The American Welding Society (AWS) classifications of filler metals provide valuable information on their availability, including which materials they are best suited for and how to use them in a way that maximizes performance.
They also provide insight into the mechanical properties that a given filler metal will provide. Knowing the AWS classification helps welding operators do what they would do if they were unfamiliar with the product and didn't necessarily know the trade name. With this information, they can look at the classification and understand its characteristics - for example, how to operate it and whether it offers low diffusion of hydrogen.
The most important information provided by the AWS classification is the indicator, which indicates that.
1) whether the product is a rod electrode, a solid wire, or a tubular wire
2) The location where it should be used
3) Its strength classification
4) Its chemistry/composition
AWS A5.1 E6011
Keep in mind that AWS classifications differ in nomenclature between rod electrodes, solid wire, and flux-cored wire as discussed here. However, the products in the following specification examples -
AWS A5.1 (carbon steel electrodes for shielded metal arc welding), A5.18 (carbon steel electrodes and rods for gas shielded arc welding), and A5.20 (carbon steel electrodes for arc welding with flux-cored wire) - are all filler metals that can be used in a variety of mild steel applications. These include general fabrication, railcar fabrication, shipbuilding, heavy equipment fabrication, etc.
This AWS specification provides common classification criteria for rod welding electrodes, including E7018.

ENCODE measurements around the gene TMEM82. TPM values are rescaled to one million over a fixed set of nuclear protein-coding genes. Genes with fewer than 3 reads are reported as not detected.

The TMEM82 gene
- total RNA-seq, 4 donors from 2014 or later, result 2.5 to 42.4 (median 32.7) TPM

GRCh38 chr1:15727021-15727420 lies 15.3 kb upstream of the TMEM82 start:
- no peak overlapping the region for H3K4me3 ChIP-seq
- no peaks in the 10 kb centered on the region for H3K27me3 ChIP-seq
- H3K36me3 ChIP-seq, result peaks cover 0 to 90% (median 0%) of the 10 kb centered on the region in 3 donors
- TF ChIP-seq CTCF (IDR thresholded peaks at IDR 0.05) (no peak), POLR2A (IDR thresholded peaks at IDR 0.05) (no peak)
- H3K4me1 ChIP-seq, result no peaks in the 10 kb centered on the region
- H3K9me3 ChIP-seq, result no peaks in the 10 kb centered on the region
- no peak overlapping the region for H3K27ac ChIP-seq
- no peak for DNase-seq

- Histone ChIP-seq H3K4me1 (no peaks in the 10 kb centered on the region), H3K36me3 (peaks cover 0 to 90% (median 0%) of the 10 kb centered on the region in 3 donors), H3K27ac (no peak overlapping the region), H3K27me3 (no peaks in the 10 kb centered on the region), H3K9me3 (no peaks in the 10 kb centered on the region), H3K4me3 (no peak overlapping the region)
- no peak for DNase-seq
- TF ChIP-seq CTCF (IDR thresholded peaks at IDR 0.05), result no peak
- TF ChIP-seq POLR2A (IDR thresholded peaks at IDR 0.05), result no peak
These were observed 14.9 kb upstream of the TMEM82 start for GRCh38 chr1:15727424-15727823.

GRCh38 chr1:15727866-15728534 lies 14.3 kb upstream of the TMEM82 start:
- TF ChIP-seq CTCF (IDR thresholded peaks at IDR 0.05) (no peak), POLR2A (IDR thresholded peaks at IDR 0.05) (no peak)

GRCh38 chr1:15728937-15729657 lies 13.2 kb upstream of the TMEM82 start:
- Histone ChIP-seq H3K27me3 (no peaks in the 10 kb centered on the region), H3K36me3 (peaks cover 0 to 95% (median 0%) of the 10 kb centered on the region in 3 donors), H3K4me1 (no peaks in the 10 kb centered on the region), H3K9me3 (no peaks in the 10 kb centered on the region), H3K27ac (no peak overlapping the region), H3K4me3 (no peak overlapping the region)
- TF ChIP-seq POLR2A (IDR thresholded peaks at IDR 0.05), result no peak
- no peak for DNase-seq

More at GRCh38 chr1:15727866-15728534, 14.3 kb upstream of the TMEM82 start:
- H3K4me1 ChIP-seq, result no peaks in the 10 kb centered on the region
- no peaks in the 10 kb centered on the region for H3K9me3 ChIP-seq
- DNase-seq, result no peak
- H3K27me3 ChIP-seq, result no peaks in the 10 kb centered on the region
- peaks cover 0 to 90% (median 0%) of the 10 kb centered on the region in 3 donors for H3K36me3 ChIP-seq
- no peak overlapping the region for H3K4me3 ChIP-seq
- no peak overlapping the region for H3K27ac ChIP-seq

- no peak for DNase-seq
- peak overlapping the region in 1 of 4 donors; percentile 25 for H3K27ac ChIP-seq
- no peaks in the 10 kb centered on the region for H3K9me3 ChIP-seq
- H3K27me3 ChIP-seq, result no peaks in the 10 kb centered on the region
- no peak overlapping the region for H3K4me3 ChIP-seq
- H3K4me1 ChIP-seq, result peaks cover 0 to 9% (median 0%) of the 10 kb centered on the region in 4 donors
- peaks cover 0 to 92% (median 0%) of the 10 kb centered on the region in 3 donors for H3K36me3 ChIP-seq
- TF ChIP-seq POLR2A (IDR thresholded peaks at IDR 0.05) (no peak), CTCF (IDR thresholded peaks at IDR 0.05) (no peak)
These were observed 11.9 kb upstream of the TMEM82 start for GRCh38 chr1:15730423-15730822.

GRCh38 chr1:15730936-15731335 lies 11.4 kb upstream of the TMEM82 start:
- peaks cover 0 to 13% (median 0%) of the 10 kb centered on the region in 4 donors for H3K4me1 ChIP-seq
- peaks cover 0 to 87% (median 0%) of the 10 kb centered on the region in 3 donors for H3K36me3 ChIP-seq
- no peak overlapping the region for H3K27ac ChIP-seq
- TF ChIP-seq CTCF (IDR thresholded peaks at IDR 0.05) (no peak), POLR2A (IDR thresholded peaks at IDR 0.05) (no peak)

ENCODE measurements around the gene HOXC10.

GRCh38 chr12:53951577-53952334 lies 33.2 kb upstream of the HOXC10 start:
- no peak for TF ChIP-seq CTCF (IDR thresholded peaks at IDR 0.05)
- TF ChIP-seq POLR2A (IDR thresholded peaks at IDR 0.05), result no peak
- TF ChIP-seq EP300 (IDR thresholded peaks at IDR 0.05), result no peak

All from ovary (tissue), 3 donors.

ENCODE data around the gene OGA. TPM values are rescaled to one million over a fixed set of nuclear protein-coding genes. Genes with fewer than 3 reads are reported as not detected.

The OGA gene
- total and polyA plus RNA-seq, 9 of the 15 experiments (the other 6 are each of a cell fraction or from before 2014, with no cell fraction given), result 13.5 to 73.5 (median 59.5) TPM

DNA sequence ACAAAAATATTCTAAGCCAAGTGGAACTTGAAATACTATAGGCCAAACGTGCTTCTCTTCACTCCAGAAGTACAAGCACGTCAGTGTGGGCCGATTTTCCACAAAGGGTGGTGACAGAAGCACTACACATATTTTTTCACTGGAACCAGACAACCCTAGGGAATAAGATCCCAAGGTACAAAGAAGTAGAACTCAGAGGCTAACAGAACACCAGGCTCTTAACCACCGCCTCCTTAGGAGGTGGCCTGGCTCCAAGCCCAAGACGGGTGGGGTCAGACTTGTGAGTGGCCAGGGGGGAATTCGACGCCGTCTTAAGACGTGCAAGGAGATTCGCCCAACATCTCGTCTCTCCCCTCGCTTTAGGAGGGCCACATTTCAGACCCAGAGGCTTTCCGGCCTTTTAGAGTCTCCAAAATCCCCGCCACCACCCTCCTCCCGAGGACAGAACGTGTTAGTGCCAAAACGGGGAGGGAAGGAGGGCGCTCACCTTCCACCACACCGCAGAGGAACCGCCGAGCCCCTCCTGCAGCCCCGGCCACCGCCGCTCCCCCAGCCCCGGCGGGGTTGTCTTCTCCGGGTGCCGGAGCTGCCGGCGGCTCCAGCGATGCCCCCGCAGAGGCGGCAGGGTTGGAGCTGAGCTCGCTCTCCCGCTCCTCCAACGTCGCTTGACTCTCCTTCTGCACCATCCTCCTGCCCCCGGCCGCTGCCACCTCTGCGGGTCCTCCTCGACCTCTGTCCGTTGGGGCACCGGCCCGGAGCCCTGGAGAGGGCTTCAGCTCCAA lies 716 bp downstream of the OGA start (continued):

AWS A3.0 Standard Welding Terms and Definitions defines a welding electrode as "a component of a welding circuit through which current is conducted and terminated by an arc, molten conductive slag, or base material."
E indicates that the filler metal is a welding rod, 70 indicates the tensile strength in ksi, 1 indicates the weld position, in this case, the full position, and 8 indicates the coating on the product.
Rod electrodes can also have optional indicators, as shown in the example above.
- 1 - indicates that the electrode meets the requirements for increased toughness and ductility
- H - indicates that the electrode meets the requirements for diffusion hydrogen testing
- R - indicates that the electrode meets the optional supplemental requirements for moisture absorption testing/low hydrogen electrodes
Some rod electrodes also have an M, indicating that the electrode is intended to meet most military requirements.
AWS A5.1 E6010
AWS ER70S-3 solid wire is a common filler metal in the A5.18 specification. As with the rod electrode example above, the symbol for solid wire begins with E (electrode) but is also accompanied by R (rod.) A welding rod is defined in AWS A3.0 Standard Welding Terms and Definitions as "a welding filler metal, usually packaged in straight lengths, that does not conduct welding current."
This means that the product can be used in either electrode form or rod form (usually a solid rod cut to length for the GTAW process). The S following the classification indicates that this is a solid wire product.
The solid wire may also carry an optional H symbol, like the rod electrode, indicating that the electrode or rod meets the requirements for diffused hydrogen.
Flux Cored Wire Gas-shielded
Finally, as an example of an AWS classification for gas shielded flux cored wires, this classification illustrates the use of additional identifiers, such as C/M, which indicate that the wire can be used with 100% CO2 or a mixture of CO2 and argon gas. Similarly, H represents the diffusible hydrogen energy level.
The optional J symbol here indicates that the electrode meets the requirement for increased toughness and will deposit weld metal with a CVN characteristic of at least 20 foot-pounds at -40 degrees Fahrenheit.
The AWS classification for flux-cored wire will also include a D or Q designation. These indicate that the weld metal will meet supplemental mechanical property requirements when welded using a low heat input, rapid cooling procedure, and when welded using a high heat input, slow cooling procedure.
Whether the filler metal used for the job is electrode, solid wire, or flux-cored wire, knowing the AWS classification can help welding operators understand the performance they will get from a given product and the best way to use it. As with any part of the welding operation, more knowledge leads to better weld performance.